Jesus could have been using my garden as an example when telling this parable. Weeds among the things that were intentionally planted? Story of my life. I don’t particularly like weeding, so often the weeds will grow so tall that they will overshadow the plants that are supposed to be the highlights of my garden!
Unfortunately, I don’t think I can use the excuse of an enemy coming in and planting the weeds… but I may just use the excuse of not pulling them out so that I don’t hurt the good plants in the process 🙂
This is one of those rare parables that has immediate resonance with most people today. Many of us have lived on farms or know someone who has. Even if we have no direct connection with farming, most of us have seen plants growing, and probably have a sense of some plants being more useful than others. Some of us know a lot about growing crops, whether in a field or in a garden, while others at least know to avoid stepping in poison ivy (if we can ever remember what it looks like). Most of us have probably seen a farm, if only in passing, or studied farms in school. Despite tremendous advances in technology over the centuries, and tremendous changes in culture, we are still dependent on soil, rain, sunshine, and plants for most of our food.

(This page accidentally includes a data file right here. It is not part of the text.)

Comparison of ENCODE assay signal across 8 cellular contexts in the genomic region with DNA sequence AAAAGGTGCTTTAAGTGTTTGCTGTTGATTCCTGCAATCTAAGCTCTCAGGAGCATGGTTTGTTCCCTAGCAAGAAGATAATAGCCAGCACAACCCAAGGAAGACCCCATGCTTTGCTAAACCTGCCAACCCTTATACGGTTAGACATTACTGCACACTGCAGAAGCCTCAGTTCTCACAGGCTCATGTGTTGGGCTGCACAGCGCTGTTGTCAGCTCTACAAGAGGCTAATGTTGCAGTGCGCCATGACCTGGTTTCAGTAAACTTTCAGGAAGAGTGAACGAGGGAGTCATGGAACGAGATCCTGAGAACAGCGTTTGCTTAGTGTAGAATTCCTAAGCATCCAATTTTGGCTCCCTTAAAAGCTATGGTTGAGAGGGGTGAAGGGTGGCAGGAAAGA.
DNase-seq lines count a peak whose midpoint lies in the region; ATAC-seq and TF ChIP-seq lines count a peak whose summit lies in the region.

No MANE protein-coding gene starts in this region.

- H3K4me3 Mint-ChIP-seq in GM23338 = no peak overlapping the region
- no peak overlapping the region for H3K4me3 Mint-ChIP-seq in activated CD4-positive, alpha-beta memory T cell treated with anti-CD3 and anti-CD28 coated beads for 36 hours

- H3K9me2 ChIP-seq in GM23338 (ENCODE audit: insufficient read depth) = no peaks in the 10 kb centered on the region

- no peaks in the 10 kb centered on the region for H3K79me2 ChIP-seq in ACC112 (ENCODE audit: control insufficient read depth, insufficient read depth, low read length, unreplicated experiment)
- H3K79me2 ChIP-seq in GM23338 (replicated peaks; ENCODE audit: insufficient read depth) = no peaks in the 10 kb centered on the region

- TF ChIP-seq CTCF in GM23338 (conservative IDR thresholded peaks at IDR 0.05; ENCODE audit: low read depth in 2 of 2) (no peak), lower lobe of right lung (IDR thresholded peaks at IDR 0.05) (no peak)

In some respects, it’s too bad that Jesus actually explains the meaning of the parable in the Gospel of Matthew. Since the analogy used is still relevant to us, there are many possible interpretations that we could imagine for our communities. And yet, we’re left with a rather dry explanation that talks about the devil and angels and the end of the age, which are not frequent sermon topics, at least in my setting! How can we take a powerful parable and a pedantic interpretation and help our people apply this word to their lives in meaningful ways?
There are great commentaries on this parable at Working Preacher, on David Lose’s blog …in the meantime, and on Modern Lectionaries. Additional resources, including visuals and children’s sermon ideas, can be found at TextWeek.
As always, the Revised Common Lectionary offers several other texts to be used in worship and preaching. Isaiah declares the sovereignty of God, while Genesis brings us Jacob’s ladder. Romans reminds us that we are children of God and therefore have freedom. And while I don’t have any brilliant insights about the Psalms this week – remember, they are Scripture too, and can work beautifully as sermon texts! Which passages will be read in your worship service? Which will you use as the focus of your sermon? Please share any ideas, questions, and helpful links below! Blessings to you in your worship preparations this week.
Katya Ouchakof is an ELCA pastor, writer, chaplain, and canoeing instructor located in Madison, WI. This time of year, she spends as much time outside as possible!
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